Small-Stock Managers Still Top the Charts
as the shares approached $100, but has now started to repurchase them as the price has fallen again. The company is changing its legal name to WW Inter- national Inc. as it emphasizes “healthy eating,” not just dieting, and—crucial to Mr. Ely—has shifted its business to a mobile platform, helping clients and employees connect online. “Its market is now global.” He expects that Take-Two Interac- tive Software Inc. will continue to be a big winner, based on the same theme of individuals changing the way they interact and opting to connect online. In this case, those people are gamers, and Mr. Ely says he doesn’t want to under- estimate the addictive value of games created by highly educated software engineers. We’re consuming health care in a different way, and Mr. Ely thinks companies like BioTelemetry Inc., whose stock has more than doubled
over the past 12 months, will continue to grow along with the use of its mobile cardiac-monitoring devices. He’s also taking stakes in cannabis companies: Canopy Growth Corp. of Canada (Mr. Ely says he was encouraged by a $4 billion investment made by drinks company Constellation Brands Inc. this summer) and GW Pharmaceuticals, the first cannabis company to have one of its medical products approved by the Food and Drug Administration for even limited uses. “These all are companies that have dramatic growth potential, that are leaders—and mostly that remain chron- ically undervalued,”Mr. Ely says. Ms. Zhang seeks to identify compa- nies with a large competitive moat and the potential to see their revenue growth double over the next three to five years. She has found interesting candidates in health care, including Veeva Systems,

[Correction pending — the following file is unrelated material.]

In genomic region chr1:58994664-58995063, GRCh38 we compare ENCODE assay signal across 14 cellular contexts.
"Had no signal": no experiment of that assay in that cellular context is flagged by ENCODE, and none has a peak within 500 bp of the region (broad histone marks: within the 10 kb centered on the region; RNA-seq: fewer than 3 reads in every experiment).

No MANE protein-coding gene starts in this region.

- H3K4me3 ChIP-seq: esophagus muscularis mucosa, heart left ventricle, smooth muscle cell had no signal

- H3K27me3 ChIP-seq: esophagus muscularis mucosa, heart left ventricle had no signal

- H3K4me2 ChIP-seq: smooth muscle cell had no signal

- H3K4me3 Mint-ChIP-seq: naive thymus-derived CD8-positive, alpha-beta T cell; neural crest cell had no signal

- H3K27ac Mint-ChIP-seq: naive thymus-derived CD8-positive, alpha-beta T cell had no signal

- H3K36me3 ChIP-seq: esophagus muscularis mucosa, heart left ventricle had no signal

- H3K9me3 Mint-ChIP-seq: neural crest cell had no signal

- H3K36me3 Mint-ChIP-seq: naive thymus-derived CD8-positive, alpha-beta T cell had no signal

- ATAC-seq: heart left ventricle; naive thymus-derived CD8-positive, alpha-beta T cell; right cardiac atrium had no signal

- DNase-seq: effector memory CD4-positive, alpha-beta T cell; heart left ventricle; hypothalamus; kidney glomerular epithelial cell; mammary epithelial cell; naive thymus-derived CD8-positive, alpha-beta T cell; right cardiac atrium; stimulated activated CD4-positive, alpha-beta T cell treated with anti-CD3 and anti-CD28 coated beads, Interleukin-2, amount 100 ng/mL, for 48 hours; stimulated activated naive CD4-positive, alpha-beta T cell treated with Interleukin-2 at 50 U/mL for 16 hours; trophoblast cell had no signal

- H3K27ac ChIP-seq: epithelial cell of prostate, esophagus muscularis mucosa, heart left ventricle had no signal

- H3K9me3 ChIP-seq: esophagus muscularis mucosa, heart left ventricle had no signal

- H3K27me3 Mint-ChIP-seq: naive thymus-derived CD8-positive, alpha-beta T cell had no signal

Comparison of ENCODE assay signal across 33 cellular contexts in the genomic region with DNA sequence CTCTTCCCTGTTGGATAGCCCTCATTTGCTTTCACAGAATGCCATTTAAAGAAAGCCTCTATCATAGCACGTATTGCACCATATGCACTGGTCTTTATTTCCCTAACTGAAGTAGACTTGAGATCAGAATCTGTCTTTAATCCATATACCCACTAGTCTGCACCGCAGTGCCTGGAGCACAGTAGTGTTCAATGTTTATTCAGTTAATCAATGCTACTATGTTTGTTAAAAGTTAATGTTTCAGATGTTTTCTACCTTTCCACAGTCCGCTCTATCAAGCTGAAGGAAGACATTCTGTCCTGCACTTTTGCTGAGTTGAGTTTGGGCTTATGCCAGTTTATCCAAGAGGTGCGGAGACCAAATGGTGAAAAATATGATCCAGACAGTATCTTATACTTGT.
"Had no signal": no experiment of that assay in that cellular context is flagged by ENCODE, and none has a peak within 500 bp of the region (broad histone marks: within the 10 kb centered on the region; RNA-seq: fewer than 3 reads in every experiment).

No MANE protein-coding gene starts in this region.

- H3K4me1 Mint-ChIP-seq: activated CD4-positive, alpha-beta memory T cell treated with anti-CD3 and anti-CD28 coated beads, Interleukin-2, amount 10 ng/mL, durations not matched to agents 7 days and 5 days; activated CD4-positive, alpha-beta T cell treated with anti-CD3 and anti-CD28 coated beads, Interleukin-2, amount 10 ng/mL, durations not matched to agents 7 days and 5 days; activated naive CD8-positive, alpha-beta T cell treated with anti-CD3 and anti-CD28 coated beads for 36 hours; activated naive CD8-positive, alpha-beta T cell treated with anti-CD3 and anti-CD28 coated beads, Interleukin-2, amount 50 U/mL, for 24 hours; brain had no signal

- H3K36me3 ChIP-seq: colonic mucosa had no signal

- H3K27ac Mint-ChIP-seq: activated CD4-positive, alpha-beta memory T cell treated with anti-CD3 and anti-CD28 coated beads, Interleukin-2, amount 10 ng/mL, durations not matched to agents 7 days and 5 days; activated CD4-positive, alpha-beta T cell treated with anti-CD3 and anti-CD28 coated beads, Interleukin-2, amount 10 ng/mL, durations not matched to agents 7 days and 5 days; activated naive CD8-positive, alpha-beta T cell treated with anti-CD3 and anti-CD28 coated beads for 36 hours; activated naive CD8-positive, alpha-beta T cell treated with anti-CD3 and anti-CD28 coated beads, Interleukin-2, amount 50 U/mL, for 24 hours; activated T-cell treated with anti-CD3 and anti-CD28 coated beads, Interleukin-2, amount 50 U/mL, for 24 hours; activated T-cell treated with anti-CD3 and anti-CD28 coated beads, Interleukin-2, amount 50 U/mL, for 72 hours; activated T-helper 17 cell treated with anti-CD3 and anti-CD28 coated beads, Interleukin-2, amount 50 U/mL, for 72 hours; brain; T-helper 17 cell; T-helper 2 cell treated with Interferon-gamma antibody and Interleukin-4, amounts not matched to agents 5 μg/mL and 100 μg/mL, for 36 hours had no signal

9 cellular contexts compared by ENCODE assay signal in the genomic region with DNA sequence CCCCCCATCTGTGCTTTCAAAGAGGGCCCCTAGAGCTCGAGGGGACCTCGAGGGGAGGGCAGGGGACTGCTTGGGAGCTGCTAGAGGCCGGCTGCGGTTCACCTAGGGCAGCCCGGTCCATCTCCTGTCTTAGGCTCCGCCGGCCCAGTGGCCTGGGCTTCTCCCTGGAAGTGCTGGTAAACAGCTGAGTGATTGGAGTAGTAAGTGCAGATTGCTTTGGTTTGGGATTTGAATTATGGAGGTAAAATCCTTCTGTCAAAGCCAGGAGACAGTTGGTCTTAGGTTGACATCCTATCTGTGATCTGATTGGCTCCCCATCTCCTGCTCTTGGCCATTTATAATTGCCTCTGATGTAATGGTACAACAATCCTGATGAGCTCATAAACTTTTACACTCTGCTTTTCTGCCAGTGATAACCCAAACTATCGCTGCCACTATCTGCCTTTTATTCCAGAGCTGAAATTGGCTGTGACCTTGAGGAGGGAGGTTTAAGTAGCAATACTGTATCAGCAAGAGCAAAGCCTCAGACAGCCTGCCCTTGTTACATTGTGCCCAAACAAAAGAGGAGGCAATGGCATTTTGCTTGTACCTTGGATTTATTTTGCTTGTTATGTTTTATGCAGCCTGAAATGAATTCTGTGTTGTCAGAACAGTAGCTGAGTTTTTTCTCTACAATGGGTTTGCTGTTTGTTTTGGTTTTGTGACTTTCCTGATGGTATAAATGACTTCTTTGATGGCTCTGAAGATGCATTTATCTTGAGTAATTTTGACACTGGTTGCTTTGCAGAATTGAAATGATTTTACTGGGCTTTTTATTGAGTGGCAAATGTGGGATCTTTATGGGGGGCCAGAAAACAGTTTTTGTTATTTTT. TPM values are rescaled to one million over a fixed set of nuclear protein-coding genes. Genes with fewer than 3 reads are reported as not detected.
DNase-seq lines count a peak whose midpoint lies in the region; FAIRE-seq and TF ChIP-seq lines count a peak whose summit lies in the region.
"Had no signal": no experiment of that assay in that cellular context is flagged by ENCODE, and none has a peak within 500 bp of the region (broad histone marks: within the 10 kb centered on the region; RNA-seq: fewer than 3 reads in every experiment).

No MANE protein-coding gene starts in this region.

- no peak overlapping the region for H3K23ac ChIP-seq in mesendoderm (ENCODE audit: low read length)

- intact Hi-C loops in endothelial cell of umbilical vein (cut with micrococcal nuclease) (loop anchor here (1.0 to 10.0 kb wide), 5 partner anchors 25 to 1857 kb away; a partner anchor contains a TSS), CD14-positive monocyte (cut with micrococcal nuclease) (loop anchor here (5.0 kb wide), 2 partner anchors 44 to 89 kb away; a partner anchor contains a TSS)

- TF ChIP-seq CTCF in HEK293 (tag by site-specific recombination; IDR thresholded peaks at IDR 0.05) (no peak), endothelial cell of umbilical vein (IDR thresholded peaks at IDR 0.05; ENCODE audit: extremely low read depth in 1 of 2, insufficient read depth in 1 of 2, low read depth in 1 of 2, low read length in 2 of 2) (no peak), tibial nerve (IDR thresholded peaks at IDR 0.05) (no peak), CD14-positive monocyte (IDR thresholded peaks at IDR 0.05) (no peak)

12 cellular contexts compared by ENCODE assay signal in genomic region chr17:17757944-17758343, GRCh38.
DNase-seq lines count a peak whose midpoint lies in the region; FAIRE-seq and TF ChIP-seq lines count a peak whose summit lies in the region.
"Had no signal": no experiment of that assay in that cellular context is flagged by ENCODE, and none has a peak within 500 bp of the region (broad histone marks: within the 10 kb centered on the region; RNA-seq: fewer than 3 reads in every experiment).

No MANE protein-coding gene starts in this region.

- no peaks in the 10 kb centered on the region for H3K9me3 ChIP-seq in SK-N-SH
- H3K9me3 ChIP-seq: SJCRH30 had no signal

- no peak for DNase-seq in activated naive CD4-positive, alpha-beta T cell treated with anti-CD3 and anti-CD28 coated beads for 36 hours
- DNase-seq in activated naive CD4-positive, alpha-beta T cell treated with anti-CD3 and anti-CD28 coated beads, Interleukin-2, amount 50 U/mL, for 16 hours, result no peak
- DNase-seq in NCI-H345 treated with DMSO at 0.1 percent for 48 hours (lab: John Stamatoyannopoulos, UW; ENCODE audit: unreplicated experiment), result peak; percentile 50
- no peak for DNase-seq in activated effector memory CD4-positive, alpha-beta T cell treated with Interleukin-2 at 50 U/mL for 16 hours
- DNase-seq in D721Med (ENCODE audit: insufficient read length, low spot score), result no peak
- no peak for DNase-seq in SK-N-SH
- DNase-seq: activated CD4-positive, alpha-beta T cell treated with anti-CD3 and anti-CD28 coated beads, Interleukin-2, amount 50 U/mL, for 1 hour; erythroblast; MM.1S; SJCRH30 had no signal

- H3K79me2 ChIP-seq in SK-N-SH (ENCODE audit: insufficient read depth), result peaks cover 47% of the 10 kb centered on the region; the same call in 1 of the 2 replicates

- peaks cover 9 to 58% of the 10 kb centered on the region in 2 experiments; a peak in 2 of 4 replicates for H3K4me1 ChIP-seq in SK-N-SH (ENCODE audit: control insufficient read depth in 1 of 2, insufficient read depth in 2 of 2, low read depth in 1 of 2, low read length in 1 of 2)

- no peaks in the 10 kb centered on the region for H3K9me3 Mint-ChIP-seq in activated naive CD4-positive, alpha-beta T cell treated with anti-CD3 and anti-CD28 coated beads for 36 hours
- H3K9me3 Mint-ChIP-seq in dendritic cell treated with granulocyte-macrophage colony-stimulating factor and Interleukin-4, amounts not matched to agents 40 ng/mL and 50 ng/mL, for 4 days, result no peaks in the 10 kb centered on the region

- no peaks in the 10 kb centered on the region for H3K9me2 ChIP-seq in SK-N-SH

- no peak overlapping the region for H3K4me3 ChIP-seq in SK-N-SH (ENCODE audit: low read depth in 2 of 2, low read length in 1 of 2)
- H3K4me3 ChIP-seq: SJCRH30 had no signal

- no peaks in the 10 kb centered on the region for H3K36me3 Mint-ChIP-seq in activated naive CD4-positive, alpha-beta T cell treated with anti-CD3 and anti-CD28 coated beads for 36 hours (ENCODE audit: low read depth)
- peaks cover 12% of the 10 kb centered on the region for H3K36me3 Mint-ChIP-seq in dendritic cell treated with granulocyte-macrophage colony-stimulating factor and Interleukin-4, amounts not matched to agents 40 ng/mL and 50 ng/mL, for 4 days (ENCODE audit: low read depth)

a cloud-computing business delivering solutions to pharmaceutical and life- sciences companies. “People didn’t believe that they could grow as fast as they have; that [customer relationship management] was going sideways,” she says. Veeva has rolled out a series of successful products, has more on the way and is starting to move beyond life sciences, she notes. “They have no debt, high-quality revenues and high margins.” While there are justifiable doubts about the worth of active management, Ms. Zhang says she likes her fund’s chances as she continues to pit her stock-picking skills against small-cap index funds. “The small-cap world is a very fertile one for active manage- ment,” she says. Ms. McGee is awriter in NewEngland.
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